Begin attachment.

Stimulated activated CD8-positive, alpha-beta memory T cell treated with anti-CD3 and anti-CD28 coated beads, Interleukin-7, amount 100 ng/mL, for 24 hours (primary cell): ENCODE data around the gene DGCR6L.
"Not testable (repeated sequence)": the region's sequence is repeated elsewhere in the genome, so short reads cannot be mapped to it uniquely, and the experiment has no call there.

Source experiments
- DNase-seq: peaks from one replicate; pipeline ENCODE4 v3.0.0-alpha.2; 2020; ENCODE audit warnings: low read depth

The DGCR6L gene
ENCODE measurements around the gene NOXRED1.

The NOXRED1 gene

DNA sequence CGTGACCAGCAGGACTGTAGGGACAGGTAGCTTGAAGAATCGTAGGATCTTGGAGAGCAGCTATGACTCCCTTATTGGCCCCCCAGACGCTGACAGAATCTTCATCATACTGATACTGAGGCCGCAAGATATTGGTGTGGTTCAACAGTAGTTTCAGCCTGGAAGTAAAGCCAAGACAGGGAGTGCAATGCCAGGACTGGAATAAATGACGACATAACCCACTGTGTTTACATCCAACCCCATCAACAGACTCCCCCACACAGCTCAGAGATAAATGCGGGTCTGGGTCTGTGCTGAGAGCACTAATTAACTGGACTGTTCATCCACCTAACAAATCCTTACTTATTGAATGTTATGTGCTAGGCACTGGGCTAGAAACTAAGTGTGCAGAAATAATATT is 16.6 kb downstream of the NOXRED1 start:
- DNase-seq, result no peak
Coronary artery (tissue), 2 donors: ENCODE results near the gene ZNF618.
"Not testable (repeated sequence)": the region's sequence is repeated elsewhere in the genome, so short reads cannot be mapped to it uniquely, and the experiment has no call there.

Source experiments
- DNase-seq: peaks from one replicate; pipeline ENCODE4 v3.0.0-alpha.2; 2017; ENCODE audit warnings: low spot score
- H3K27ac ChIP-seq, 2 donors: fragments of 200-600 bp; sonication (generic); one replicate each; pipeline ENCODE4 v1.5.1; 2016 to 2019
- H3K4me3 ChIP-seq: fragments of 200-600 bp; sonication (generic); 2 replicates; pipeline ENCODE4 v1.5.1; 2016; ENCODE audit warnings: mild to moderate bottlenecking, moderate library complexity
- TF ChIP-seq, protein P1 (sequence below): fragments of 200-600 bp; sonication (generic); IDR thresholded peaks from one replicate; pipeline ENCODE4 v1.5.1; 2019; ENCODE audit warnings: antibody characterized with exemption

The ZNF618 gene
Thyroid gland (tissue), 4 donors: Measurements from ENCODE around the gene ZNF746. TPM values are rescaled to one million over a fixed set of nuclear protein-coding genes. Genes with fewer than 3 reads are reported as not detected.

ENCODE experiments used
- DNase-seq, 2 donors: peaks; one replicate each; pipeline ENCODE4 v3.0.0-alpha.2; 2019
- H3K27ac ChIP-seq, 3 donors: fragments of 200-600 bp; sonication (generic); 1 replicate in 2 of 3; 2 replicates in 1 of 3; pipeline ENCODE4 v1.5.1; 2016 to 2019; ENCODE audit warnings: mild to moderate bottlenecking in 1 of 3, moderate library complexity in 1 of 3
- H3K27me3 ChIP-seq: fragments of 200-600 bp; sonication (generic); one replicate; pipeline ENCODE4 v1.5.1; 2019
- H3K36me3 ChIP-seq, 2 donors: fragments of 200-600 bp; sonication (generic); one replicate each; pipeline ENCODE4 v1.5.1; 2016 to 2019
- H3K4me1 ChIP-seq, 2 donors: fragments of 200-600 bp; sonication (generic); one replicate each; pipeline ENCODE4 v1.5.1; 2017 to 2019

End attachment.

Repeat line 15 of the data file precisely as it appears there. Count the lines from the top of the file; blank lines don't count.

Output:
- H3K4me3 ChIP-seq: fragments of 200-600 bp; sonication (generic); 2 replicates; pipeline ENCODE4 v1.5.1; 2016; ENCODE audit warnings: mild to moderate bottlenecking, moderate library complexity